We often hear of the gym programs athletes are prescribing themselves and for the majority it’s lots of chest and minimal legs. We often hear that an athlete's legs are too sore during the season to strength train. What they don’t realise is by neglecting the lower half of your body, you put yourself at a much higher risk of injury. This mindset seems to change when an athlete sees their strength testing numbers in a table in front of them, comparing themselves to the rest of the squad. Athletes are extremely intrigued in their performance parameters, it’s an internal competition. Knowing their results can completely shift their mindset on strength training. If Athlete A is the Athlete who is never beaten in a contest and also has the biggest deadlift at the club, other Athletes will connect the information and see the link between strength and performance.
When athletes see their own strength discrepancies, they no longer make excuses of sore legs and they find the motivation to train. They are now intrinsically challenged to improve themselves. Performance testing takes the guesswork out of training and allows athletes to open questions as to why they are doing such exercises. Having the answers makes it much easier to program for and it’s a much more relatable conversation between the athlete and coach.
Any coach can write a template program for a whole squad to use. Take a look at these two results from the same positional athletes and tell us if you think they should be on the same program!
Bench Press 1x125kgs
Bench Pull 1x90kgs
Max Nordic (Hamstring Strength) L: 440N R 450N
SL Vert Jump : L 27cms R 22CMS
Bench Press 1x80kgs
Bench Pull 1x80kgs
Max Nordic (Hamstring Strength) L: 320N R 450N
SL Vert Jump : L 22 cms R 25CMS
Performance testing clearly highlights the differences between athletes. This example is only a small component of the testing battery used at RSS but even with 6 tests as an example we can create a program entirely different. Athlete A indicates a strong deadlift but a weak squat providing the assumption that anterior lower body strength could be affecting their performance. We pair this with an asymmetrical single leg vertical jump and a symmetrical nordic hamstring score to create the conclusion that Athlete A is a Posteriorly dominant Athlete from their hips down. They can expect to be slower in acceleration, short bursts and maximal power tests. Athlete A also shows a big difference in posterior to anterior upper body strength. If the Athlete continues to grow in this trend, we can expect chronic overuse shoulder injuries leading to bursitis, impingement or worse. There are a few things to consider when programming for this Athlete.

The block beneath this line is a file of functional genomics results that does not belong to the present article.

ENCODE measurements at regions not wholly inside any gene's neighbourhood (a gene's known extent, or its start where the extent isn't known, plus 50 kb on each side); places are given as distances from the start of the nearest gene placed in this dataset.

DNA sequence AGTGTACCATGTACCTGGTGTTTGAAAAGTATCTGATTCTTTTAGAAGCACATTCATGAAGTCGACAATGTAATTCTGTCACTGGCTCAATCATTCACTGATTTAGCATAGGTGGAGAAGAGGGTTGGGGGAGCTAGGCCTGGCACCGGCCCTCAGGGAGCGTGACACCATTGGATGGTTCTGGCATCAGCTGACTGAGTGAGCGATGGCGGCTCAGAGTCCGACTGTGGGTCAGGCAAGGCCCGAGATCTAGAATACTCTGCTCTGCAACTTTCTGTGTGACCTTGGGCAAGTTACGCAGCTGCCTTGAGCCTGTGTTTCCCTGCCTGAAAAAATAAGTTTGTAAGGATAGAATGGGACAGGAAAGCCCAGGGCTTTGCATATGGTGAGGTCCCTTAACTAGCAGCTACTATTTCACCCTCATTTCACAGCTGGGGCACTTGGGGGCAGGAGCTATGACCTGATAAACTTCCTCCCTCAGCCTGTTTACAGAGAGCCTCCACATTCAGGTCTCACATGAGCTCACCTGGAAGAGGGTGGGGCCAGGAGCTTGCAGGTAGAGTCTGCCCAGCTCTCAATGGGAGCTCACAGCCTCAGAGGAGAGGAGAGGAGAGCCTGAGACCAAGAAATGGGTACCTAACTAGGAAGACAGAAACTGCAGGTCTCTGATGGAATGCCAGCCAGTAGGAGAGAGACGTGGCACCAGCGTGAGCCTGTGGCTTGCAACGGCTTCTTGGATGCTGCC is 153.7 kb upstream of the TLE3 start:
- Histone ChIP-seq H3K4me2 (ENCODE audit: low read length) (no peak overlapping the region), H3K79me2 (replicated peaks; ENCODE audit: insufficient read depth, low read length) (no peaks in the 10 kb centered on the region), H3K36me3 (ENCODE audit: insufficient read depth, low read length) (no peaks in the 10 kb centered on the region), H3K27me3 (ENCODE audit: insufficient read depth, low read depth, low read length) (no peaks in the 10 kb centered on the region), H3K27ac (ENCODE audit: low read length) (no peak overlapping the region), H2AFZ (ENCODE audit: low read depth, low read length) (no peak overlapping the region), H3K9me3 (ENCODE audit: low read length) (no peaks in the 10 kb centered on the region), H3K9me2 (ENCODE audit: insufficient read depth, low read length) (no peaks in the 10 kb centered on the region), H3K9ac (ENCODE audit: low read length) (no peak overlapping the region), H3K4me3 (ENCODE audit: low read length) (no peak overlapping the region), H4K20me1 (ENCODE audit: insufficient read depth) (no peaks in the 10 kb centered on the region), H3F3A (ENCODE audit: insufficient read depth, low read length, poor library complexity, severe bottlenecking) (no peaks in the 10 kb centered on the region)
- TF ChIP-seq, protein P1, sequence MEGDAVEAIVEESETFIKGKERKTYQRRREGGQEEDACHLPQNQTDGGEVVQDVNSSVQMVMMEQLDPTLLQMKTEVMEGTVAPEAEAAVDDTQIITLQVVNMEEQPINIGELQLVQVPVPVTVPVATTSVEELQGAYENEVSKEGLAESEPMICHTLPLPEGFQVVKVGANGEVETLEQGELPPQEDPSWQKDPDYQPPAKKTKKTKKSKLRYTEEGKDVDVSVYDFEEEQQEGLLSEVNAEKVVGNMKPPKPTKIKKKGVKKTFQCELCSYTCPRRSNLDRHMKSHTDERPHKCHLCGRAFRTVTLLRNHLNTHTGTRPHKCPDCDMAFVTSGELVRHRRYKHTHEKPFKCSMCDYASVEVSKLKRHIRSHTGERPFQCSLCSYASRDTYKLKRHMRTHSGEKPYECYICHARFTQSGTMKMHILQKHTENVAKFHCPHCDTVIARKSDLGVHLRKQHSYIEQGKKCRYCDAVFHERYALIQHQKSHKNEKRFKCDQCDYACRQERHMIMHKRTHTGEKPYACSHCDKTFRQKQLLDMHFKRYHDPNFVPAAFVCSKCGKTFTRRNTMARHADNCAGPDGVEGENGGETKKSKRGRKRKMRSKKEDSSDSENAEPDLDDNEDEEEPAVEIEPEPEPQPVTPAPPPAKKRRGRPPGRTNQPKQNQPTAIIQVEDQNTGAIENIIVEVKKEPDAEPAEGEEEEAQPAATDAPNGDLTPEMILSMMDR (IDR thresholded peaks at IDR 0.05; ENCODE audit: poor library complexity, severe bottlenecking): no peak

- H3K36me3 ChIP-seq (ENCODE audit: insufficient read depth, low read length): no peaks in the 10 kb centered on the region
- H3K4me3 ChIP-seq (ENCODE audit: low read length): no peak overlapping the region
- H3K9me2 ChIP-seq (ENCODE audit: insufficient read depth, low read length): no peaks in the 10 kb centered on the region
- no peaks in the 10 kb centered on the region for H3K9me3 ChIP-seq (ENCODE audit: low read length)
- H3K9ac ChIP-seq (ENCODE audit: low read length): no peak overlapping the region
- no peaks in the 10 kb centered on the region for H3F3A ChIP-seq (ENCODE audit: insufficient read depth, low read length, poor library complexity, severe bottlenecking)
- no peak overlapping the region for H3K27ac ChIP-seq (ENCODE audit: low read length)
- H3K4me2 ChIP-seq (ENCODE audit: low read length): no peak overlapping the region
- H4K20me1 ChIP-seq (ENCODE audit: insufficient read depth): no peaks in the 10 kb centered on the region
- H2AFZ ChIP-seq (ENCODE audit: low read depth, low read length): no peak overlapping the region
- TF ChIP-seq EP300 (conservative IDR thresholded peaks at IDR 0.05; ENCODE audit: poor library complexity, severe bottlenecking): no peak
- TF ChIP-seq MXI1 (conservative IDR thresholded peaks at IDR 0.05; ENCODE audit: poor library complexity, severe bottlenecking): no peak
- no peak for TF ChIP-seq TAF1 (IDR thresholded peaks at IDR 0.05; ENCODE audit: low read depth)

Athlete B Demonstrates a weak deadlift indicating posterior strength deficiencies and clear hamstring asymmetry after the Nordic Hamstring test. This athlete may be suffering from lower back pain with 2 signs indicating that not only is there a posterior strength weakness but it is also uneven. It is assumed that this athlete is at a moderate risk of injury through their lower back and hamstrings. Something that needs to be considered in their program.
As you can now see, Performance Testing should be performed by every Athlete. In just two circumstances you can clearly outline completely different strength deficiencies and asymmetries. If every athlete was to receive the same program, their current or potential injuries could be exacerbated. After Performance Testing, Athletes see strength training in a new light. It’s not training to prevent any injuries, improve strength and look good. It’s training to improve on their weaknesses, it’s training to make them a better athlete, It’s training with purpose. There is no better motivation than when the Athlete trains to improve themselves for a known cause. People fall off the bandwagon when they don’t know why they are training in the first place so Performance Testing gives direction and intrinsic motivation.
Do you know everything about your body before training? Before you begin Performance Testing we recommend you consult an exercise professional. Lifting maximal weight can be dangerous when performed solo. Get in Touch with an RSS professional and leave the guesswork to us!